Festive Font Friday (Weekend Solstice Edition)

Not to be confused with my post Festive Fonts (For You) Friday.

Sunday, December 22 at 04:19 Universal Time is this year’s winter or summer solstice! (Former: Northern Hemisphere; latter: Southern Hemisphere.) UT is 8 hours ahead of Pacific Time, so for here in San Francisco the solstice is Saturday, December 21 at 8:19 pm.

Next: science! Wait, don’t run away, this is cool. Due to the tilt of Earth’s axis while we orbit our beloved Sun, we have seasons: periods of greater or lesser daylight and warmth. Combined with other atmospheric phenomena, we have rain, snow, dryness, wind. All the stuff! Yay tilt!

The word solstice is derived from the Latin sol (“sun”) and sistere (“to stand still”), because at the solstices, the Sun’s declination appears to “stand still”; that is, the seasonal movement of the Sun’s daily path (as seen from Earth) stops at a northern or southern limit before reversing direction.

Below are an orbit diagram and a solstice closeup, for the more visually oriented of us. Scroll to the very bottom for a chart with exact times.

And because I am me, I’ve curated for you three very different typefaces called “Solstice”—or in one case, “Solstice of Suffering.” If anyone can explain that name to me, please feel free. Peak suffering, after which the suffering wanes, only to be reborn again in six months? It all seems a bit dubious. In any case, scroll partway down for those.


Diagram of the Earth’s seasons as seen from the north. https://en.wikipedia.org/wiki/Solstice


Illumination of Earth by Sun on 21 December.  https://en.wikipedia.org/wiki/Solstice

solargraph taken from the Atacama Pathfinder Experiment at the Llano de Chajnantor Observatory in the southern hemisphere. This is a long-exposure photograph, with the image exposed for six months in a direction facing east of north, from mid-December 2009 until the southern winter solstice in June 2010.[6] The Sun’s path each day can be seen from right to left in this image across the sky; the path of the following day runs slightly lower, until the day of the winter solstice, whose path is the lowest one in the image. By ESO/R. Fosbury/T. Trygg/D. Rabanus – http://www.eso.org/public/images/potw1039a/, CC BY 4.0, https://commons.wikimedia.org/w/index.php?curid=11610432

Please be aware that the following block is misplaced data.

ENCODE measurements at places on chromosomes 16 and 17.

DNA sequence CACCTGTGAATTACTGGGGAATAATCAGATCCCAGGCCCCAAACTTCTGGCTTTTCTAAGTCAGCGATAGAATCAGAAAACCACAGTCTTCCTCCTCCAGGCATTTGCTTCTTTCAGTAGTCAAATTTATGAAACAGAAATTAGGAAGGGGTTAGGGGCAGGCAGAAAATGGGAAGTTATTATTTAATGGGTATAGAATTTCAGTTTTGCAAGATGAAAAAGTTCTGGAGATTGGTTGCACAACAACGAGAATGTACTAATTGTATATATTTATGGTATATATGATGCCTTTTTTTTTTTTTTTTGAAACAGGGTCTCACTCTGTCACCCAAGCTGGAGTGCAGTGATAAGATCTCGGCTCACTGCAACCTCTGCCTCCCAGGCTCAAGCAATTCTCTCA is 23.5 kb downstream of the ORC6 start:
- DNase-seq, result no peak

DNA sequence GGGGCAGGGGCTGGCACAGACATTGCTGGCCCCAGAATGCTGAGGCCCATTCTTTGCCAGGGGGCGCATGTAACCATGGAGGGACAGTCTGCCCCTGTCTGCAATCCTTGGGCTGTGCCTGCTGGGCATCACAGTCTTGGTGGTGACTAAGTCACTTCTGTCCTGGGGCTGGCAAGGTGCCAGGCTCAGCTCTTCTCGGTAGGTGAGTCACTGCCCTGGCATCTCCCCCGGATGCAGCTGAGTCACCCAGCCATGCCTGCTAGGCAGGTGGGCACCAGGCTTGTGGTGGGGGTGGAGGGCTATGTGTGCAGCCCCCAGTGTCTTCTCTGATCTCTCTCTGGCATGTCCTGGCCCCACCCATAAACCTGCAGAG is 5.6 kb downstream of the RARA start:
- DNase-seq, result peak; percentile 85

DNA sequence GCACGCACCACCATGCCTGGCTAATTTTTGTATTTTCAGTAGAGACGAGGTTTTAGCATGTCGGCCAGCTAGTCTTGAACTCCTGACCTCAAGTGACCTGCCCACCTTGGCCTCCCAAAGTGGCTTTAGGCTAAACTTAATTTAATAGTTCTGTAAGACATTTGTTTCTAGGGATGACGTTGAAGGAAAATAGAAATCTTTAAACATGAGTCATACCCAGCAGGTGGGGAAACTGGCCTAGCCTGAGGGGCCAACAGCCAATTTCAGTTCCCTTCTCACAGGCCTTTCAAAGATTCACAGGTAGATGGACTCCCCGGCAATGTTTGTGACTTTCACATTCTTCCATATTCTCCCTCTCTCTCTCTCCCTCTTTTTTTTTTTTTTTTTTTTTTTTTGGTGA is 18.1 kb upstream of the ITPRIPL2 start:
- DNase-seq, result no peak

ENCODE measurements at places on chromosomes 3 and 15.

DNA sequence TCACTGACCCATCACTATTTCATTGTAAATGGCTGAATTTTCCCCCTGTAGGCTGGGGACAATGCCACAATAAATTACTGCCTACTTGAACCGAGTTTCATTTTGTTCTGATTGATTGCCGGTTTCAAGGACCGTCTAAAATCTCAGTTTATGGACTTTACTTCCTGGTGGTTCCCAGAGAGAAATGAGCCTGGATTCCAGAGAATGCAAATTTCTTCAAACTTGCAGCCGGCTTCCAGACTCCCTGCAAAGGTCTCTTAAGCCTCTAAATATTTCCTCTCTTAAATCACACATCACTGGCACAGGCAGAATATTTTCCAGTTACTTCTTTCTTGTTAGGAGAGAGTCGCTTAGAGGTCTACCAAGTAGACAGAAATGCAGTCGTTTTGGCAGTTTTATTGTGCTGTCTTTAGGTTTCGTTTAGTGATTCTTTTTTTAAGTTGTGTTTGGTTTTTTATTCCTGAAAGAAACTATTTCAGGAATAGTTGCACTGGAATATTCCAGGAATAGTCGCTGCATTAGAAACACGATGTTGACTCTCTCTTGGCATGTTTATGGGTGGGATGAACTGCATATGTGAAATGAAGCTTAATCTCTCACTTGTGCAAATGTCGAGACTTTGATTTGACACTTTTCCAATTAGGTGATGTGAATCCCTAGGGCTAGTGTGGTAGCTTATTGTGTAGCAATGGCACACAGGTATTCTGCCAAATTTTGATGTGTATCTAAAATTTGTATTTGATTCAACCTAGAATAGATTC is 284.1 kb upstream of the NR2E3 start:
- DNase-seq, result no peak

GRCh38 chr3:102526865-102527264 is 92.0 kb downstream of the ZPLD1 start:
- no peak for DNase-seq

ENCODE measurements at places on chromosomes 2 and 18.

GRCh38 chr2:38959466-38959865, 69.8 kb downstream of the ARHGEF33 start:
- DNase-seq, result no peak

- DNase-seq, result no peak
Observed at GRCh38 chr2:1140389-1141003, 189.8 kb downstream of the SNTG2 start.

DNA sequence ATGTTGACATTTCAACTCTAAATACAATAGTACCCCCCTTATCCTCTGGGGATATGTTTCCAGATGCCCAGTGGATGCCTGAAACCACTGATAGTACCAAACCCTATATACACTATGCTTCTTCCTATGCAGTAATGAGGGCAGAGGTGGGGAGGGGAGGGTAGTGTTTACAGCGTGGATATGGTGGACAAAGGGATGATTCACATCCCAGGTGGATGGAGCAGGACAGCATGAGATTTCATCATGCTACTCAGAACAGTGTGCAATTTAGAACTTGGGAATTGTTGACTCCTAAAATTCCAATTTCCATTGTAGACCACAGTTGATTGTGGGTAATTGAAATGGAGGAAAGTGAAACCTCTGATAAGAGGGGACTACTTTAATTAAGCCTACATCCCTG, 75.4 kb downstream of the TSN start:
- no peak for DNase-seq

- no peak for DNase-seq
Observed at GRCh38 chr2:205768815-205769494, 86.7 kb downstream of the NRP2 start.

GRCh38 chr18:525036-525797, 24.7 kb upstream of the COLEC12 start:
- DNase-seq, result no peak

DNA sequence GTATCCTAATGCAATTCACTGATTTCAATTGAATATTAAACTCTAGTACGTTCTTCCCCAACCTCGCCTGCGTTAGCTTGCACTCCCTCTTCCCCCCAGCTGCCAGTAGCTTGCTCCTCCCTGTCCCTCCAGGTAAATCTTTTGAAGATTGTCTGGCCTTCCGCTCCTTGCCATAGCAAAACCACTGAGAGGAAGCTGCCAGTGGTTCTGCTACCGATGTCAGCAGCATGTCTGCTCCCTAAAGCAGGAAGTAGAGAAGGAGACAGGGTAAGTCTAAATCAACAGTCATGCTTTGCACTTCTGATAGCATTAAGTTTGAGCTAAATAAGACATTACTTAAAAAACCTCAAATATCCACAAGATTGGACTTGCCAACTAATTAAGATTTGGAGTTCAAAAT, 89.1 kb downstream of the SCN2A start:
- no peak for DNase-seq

So yeah, fonts! Here are three “Solstice” type designs.

https://fontmeme.com/fonts/winter-solstice-font/

Free.

Jagged and heavy, this typeface recalls the dreary days waiting for the light to return. Waiting. Waiting. Waiting. Waiting. This will never end. Oh God I loathe life.


https://www.fontspring.com/fonts/atlantic-fonts/solstice

Single styles from $26.

This bouncy, light typeface is almost certainly a reference to the summer solstice, especially as the font designer has placed the type on a light blue background.


https://www.dafont.com/solstice.font

Free.

Winter solstice, obviously: deformed, hand drawn letterforms, dripping with blood or tar. The designer’s name is Leon Muerte. “Muerte” means “death” in Spanish and is probably not his birth name.


Here are times for solstices (peak light/dark) and equinoxes (days with equal daylight and dark, in spring and fall).

UT date and time of
equinoxes and solstices on Earth[1][2]
event equinox solstice equinox solstice
month March June September December
year
day time day time day time day time
2014 20 16:57 21 10:51 23 02:29 21 23:03
2015 20 22:45 21 16:38 23 08:21 22 04:48
2016 20 04:30 20 22:34 22 14:21 21 10:44
2017 20 10:28 21 04:24 22 20:02 21 16:28
2018 20 16:15 21 10:07 23 01:54 21 22:23
2019 20 21:58 21 15:54 23 07:50 22 04:19
2020 20 03:50 20 21:44 22 13:31 21 10:02
2021 20 09:37 21 03:32 22 19:21 21 15:59
2022 20 15:33 21 09:14 23 01:04 21 21:48
2023 20 21:24 21 14:58 23 06:50 22 03:27
2024 20 03:07 20 20:51 22 12:44 21 09:20

https://en.wikipedia.org/wiki/Solstice